The post-Chernobyl government studies

The Aquino administration mothballed the nuclear plant following the Chernobyl disaster, and commissioned a technical audit from the BNPP from NUS Corporation, a US nuclear consultancy firm. An NUS multidisciplinary team of over 15 nuclear experts from the US, Germany, Brazil, South Korea, and Japan evaluated the field implementation of the plant design, quality assurance and control, and construction practices.  

A Senate ad-hoc committee on the BNPP also commissioned a technical audit. From 1988 to 1990 over 50 nuclear experts from the US and Europe made a much more extensive audit that cost the government $10 million. The study was kept confidential because of the pending litigation vs Westinghouse. Its many volumes were supposed to remain locked up in the Senate vaults. 

Nicanor Perlas, a technical consultant for both studies, says the experts concluded that the project’s Quality Assurance Program was sloppy and below regulatory standards, and couldn’t determine if the strict specifications for constructing a nuclear plant were met.

Perlas wanted the studies made fully available to the public to save much unnecessary and expensive duplication. Filipino taxpayers paid for them, and are entitled to their full perusal and proper use.

But in 2009 it turned out, mysteriously, that neither the Senate nor Malacaňang could find the voluminous reports of these studies. Hmm…

The 1986 Fortune Magazine article

Fortunately, many of the details that those missing reports should contain were published by Fortune Magazine in 1986, while memories of the BNPP project were still fresh. Anyone who wishes to comment on the safety of the BNPP owes it to the public to read it.  

The article relates in horrifying, sometimes amusing detail, the feeding frenzy of American companies and Marcos cronies alike over the billions of dollars involved.  It also tells how “in March 1976, Westinghouse began clearing the site before Napocor had a construction permit from the Philippine Atomic Energy Commission,” and how Ebasco contractors “were still performing onsite tests to determine whether the site was safe. 

It echoed Sonido’s complaint: “The work began so early that the bulldozers rumbling around the site interfered with the seismic tests…”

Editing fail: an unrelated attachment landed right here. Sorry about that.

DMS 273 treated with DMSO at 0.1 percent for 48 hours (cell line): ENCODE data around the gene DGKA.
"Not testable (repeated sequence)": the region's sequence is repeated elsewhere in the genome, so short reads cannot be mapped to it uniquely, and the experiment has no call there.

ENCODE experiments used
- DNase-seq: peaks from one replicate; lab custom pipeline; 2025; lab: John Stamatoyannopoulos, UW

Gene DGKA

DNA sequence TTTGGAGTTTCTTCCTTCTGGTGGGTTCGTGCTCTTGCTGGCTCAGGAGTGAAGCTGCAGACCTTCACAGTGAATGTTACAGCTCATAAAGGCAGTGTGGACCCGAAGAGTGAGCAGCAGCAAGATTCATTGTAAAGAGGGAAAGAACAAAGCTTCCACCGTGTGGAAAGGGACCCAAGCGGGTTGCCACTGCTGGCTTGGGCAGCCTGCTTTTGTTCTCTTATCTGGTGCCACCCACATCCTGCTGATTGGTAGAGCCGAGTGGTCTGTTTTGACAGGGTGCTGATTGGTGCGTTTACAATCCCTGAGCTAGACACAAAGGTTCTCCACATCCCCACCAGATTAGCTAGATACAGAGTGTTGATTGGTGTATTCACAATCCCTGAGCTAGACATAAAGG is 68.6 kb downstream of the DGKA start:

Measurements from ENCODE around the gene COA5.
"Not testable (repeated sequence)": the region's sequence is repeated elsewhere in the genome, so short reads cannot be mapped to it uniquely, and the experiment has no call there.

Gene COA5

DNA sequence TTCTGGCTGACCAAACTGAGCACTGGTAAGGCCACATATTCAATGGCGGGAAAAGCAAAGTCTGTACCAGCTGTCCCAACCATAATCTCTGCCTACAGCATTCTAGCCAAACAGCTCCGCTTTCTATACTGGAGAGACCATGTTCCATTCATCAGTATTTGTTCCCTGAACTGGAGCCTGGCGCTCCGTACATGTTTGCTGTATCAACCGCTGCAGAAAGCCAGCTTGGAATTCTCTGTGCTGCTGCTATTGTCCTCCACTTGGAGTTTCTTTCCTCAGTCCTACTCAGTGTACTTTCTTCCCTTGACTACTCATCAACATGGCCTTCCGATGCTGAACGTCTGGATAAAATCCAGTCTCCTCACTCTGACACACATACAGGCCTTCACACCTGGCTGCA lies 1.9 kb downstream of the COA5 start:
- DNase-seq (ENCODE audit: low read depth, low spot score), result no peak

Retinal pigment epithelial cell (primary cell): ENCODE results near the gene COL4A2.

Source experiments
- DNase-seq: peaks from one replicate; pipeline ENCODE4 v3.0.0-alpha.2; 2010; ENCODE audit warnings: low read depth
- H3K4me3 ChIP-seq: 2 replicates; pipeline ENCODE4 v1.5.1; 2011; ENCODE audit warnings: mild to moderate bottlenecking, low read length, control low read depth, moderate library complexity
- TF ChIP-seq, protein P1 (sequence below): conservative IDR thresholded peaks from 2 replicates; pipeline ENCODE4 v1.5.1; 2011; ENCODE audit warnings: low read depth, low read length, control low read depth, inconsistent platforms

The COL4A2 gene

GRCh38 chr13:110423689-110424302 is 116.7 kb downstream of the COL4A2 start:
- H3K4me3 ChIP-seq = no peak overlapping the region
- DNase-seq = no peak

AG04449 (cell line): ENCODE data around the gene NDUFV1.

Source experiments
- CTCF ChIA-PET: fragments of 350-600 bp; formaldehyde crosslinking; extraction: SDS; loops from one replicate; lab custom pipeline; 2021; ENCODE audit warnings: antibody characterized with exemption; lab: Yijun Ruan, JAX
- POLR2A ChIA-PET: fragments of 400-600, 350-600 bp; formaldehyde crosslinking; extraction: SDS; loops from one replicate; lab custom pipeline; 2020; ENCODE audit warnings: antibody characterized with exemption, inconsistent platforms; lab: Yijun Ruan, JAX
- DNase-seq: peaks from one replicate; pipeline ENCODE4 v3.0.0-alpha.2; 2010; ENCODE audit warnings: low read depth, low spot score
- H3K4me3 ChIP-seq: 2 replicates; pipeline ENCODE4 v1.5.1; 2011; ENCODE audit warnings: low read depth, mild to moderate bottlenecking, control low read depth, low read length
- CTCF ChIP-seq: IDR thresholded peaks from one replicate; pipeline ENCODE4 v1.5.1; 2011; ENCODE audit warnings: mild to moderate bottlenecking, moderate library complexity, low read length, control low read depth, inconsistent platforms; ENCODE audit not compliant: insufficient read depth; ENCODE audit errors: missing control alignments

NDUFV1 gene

The Fortune article also details serious quality issues that were raised by IAEA advisers.

NRC and Westinghouse safety specialists describe William Albert as one of the best inspectors the agency ever had. He spent July 1979 to July 1981 and October 1983 to March 1985. Among his findings:

In a system of thousands of hangers for water pipes, “a badly welded hanger could allow a pipe to burst, causing a major accident or the failure of an essential safety system. The welders broke many rules.

“Welders use a metal called weld rod, which in humid Bataan must be kept dry…in a small, box-shaped electric oven…. But the welders at the plant often played a game: they would see how long they could fool inspectors by keeping their ovens unplugged…did not want to bother stringing extension cords to the ovens.”

When Westinghouse sped up construction, welders worked around the clock, one for 26 hours. “They let me get an hour of sleep now and then,” the worker explained. Says Albert: “There’s no way a welder can work for 26 hours straight and do quality work.”

Westinghouse claimed that all the welds were verified and fine. But record keeping was sloppy, some illegible. Those for a grossly misaligned cooling-tower fan had paperwork for properly installed couplings but not for bungled ones. 

There is not enough space to repeat much more of the multitude of construction errors Albert describes. You can access the Fortune article here. 

 Prepare to be both horrified and amused. – Rappler.com

Previous pieces from Tilting at the Monster of Morong: